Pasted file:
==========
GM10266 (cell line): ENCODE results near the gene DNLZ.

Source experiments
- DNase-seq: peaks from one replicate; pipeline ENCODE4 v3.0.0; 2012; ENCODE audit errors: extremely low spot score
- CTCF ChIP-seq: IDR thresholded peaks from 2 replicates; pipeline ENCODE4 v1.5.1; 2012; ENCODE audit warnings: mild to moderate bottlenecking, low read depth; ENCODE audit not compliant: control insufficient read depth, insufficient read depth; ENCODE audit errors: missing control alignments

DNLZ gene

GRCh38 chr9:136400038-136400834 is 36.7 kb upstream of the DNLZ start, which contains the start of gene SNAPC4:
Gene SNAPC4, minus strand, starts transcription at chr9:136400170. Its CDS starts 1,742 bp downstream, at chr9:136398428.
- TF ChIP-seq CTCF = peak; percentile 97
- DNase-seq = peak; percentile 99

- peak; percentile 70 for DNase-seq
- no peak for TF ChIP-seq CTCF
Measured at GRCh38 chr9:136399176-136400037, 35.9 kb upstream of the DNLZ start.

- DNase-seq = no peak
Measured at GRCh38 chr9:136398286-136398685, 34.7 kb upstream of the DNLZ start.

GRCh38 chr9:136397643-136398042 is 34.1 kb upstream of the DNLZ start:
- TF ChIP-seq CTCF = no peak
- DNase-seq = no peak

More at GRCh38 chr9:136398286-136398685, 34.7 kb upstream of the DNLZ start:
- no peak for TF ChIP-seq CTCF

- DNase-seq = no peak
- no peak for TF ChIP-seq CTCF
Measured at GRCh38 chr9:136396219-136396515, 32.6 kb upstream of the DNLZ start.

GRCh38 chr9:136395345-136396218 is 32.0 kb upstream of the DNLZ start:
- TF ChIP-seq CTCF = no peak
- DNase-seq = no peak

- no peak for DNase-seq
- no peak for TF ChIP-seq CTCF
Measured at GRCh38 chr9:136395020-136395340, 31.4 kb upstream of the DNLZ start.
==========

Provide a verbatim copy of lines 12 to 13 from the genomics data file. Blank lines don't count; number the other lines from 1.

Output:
Measured at GRCh38 chr9:136399176-136400037, 35.9 kb upstream of the DNLZ start.

- DNase-seq = no peak